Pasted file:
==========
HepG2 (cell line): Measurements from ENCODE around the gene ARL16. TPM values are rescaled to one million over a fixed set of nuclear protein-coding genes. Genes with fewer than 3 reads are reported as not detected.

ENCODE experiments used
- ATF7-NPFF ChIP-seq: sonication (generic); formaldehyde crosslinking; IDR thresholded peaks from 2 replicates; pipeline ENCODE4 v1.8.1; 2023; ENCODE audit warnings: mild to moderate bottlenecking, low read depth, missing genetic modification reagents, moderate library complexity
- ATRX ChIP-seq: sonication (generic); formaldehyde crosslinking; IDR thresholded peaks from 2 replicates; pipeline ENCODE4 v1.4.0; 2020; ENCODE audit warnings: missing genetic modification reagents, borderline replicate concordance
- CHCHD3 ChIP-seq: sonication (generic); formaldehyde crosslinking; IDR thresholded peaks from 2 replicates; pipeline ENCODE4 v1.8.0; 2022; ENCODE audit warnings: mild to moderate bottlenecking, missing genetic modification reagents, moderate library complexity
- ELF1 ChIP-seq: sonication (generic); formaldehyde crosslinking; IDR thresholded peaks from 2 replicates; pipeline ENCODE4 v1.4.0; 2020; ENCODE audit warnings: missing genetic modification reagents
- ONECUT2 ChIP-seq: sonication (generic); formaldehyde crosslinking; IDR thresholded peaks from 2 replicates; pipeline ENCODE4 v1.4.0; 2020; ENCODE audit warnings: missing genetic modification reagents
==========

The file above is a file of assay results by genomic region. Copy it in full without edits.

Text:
HepG2 (cell line): Measurements from ENCODE around the gene ARL16. TPM values are rescaled to one million over a fixed set of nuclear protein-coding genes. Genes with fewer than 3 reads are reported as not detected.

ENCODE experiments used
- ATF7-NPFF ChIP-seq: sonication (generic); formaldehyde crosslinking; IDR thresholded peaks from 2 replicates; pipeline ENCODE4 v1.8.1; 2023; ENCODE audit warnings: mild to moderate bottlenecking, low read depth, missing genetic modification reagents, moderate library complexity
- ATRX ChIP-seq: sonication (generic); formaldehyde crosslinking; IDR thresholded peaks from 2 replicates; pipeline ENCODE4 v1.4.0; 2020; ENCODE audit warnings: missing genetic modification reagents, borderline replicate concordance
- CHCHD3 ChIP-seq: sonication (generic); formaldehyde crosslinking; IDR thresholded peaks from 2 replicates; pipeline ENCODE4 v1.8.0; 2022; ENCODE audit warnings: mild to moderate bottlenecking, missing genetic modification reagents, moderate library complexity
- ELF1 ChIP-seq: sonication (generic); formaldehyde crosslinking; IDR thresholded peaks from 2 replicates; pipeline ENCODE4 v1.4.0; 2020; ENCODE audit warnings: missing genetic modification reagents
- ONECUT2 ChIP-seq: sonication (generic); formaldehyde crosslinking; IDR thresholded peaks from 2 replicates; pipeline ENCODE4 v1.4.0; 2020; ENCODE audit warnings: missing genetic modification reagents